As part of the FDA’s review, investigators must show how each product will be manufactured so the FDA can make sure appropriate steps are being taken to help assure the product’s safety, purity, and strength (potency). The FDA also requires sufficient data from animal studies to help evaluate any potential risks associated with product use. (You can learn more about clinical trials on the FDA’s website.)
That said, some clinics may inappropriately advertise stem cell clinical trials without submitting an IND. Some clinics also may falsely advertise that FDA review and approval of the stem cell therapy is unnecessary. But when clinical trials are not conducted under an IND, it means that the FDA has not reviewed the experimental therapy to help make sure it is reasonably safe. So be cautious about these treatments.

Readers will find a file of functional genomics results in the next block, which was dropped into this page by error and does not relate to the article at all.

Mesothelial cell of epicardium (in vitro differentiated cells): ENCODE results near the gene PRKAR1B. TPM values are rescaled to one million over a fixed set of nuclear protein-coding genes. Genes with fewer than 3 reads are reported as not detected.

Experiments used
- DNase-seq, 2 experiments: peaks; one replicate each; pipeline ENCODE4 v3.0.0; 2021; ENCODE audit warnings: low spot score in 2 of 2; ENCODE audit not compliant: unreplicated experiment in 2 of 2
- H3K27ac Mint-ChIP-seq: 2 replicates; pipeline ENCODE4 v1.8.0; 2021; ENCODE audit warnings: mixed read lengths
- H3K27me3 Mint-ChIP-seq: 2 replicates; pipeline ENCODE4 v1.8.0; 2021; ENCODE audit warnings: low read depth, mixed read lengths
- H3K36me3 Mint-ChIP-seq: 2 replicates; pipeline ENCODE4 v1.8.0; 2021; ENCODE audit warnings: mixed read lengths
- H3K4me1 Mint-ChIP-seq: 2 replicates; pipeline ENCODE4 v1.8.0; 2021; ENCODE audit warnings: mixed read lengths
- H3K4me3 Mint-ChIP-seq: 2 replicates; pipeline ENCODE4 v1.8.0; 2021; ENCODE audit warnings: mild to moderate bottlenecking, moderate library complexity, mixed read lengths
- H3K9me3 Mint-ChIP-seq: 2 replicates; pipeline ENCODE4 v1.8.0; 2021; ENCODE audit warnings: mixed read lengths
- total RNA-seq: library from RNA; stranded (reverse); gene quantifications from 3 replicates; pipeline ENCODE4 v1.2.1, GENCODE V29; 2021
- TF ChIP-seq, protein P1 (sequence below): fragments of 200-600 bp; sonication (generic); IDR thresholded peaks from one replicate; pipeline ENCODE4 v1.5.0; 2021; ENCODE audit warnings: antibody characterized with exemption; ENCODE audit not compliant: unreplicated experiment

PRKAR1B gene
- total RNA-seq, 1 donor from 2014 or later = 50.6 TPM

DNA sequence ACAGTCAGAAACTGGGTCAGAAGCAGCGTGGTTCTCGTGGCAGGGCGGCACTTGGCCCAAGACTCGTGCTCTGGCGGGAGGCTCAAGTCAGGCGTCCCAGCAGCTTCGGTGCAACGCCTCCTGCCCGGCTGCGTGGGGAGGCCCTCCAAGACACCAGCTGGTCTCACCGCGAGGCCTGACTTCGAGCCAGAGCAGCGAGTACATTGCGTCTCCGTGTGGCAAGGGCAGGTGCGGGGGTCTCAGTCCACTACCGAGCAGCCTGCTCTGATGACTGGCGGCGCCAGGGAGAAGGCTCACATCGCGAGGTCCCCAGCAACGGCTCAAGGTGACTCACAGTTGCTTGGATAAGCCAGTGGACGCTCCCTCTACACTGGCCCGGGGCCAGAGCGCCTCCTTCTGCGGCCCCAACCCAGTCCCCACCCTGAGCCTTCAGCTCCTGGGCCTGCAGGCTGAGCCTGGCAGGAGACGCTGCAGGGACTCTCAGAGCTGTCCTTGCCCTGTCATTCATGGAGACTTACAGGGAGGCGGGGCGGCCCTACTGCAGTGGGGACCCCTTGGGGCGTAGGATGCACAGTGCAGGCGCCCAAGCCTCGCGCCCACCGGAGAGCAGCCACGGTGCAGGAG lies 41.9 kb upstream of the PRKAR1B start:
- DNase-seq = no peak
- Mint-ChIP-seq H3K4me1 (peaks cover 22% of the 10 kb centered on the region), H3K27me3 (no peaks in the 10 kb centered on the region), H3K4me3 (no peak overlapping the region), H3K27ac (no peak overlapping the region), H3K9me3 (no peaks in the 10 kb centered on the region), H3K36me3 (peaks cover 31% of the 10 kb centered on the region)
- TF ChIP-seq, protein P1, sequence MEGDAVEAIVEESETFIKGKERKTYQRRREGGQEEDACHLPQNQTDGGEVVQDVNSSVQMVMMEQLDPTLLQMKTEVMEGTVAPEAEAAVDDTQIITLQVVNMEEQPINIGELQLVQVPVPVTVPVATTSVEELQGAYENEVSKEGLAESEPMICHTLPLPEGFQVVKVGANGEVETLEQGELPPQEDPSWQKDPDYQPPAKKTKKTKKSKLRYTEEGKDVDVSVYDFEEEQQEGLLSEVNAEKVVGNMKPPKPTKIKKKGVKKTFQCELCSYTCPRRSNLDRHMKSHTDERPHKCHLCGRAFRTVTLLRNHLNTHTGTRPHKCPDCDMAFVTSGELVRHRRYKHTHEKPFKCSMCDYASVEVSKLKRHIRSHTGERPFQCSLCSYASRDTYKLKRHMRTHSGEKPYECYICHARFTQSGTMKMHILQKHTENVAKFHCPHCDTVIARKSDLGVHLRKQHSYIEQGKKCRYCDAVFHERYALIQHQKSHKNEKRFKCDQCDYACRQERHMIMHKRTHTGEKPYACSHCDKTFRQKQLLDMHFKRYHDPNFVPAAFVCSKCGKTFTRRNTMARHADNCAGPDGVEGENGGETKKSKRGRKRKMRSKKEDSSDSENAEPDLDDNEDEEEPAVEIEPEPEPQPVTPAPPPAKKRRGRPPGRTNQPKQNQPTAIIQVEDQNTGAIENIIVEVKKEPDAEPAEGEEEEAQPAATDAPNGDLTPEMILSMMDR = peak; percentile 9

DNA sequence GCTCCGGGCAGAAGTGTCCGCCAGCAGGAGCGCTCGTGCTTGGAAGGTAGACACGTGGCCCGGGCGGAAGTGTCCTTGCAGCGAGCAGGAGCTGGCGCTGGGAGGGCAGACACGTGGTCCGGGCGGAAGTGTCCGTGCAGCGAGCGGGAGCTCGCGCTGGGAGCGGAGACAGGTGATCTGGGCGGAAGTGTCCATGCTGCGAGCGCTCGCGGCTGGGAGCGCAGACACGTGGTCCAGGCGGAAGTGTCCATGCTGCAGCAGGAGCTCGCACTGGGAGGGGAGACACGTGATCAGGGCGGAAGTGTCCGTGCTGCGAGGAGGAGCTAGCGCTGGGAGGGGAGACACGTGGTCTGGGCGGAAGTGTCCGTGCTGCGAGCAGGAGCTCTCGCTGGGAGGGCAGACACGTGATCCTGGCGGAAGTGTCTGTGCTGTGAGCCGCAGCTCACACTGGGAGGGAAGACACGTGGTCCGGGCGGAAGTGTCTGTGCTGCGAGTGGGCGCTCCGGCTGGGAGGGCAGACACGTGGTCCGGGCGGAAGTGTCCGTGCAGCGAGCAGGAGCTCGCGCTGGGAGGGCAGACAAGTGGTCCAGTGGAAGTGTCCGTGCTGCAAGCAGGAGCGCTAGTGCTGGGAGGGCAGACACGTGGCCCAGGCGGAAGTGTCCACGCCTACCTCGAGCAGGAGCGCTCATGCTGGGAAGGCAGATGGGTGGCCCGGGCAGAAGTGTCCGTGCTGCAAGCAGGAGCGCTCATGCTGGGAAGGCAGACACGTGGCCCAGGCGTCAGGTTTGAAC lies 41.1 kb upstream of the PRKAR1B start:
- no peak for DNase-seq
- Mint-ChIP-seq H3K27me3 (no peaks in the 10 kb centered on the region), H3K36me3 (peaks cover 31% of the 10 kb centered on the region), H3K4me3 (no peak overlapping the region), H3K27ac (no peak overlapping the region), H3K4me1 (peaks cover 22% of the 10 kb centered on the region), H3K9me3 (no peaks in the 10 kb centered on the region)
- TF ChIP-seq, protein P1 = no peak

About FDA-approved products derived from stem cells
The only stem cell-based products that are FDA-approved for use in the United States consist of blood-forming stem cells (hematopoietic progenitor cells) derived from cord blood.
These products are approved for limited use in patients with disorders that affect the body system that is involved in the production of blood (called the “hematopoietic” system). These FDA-approved stem cell products are listed on the FDA website. Bone marrow also is used for these treatments but is generally not regulated by the FDA for this use.
Safety Concerns for Unproven Stem Cell Treatments
All medical treatments have benefits and risks. But unproven stem cell therapies can be particularly unsafe.
For instance, attendees at a 2016 FDA public workshop discussed several cases of severe adverse events. One patient became blind due to an injection of stem cells into the eye. Another patient received a spinal cord injection that caused the growth of a spinal tumor.
Other potential safety concerns for unproven treatments include:
- Administration site reactions,
- The ability of cells to move from placement sites and change into inappropriate cell types or multiply,
- Failure of cells to work as expected, and
- The growth of tumors.
Note: Even if stem cells are your own cells, there are still safety risks such as those noted above. In addition, if cells are manipulated after removal, there is a risk of contamination of the cells.
FDA Actions on Unapproved Stem Cell Products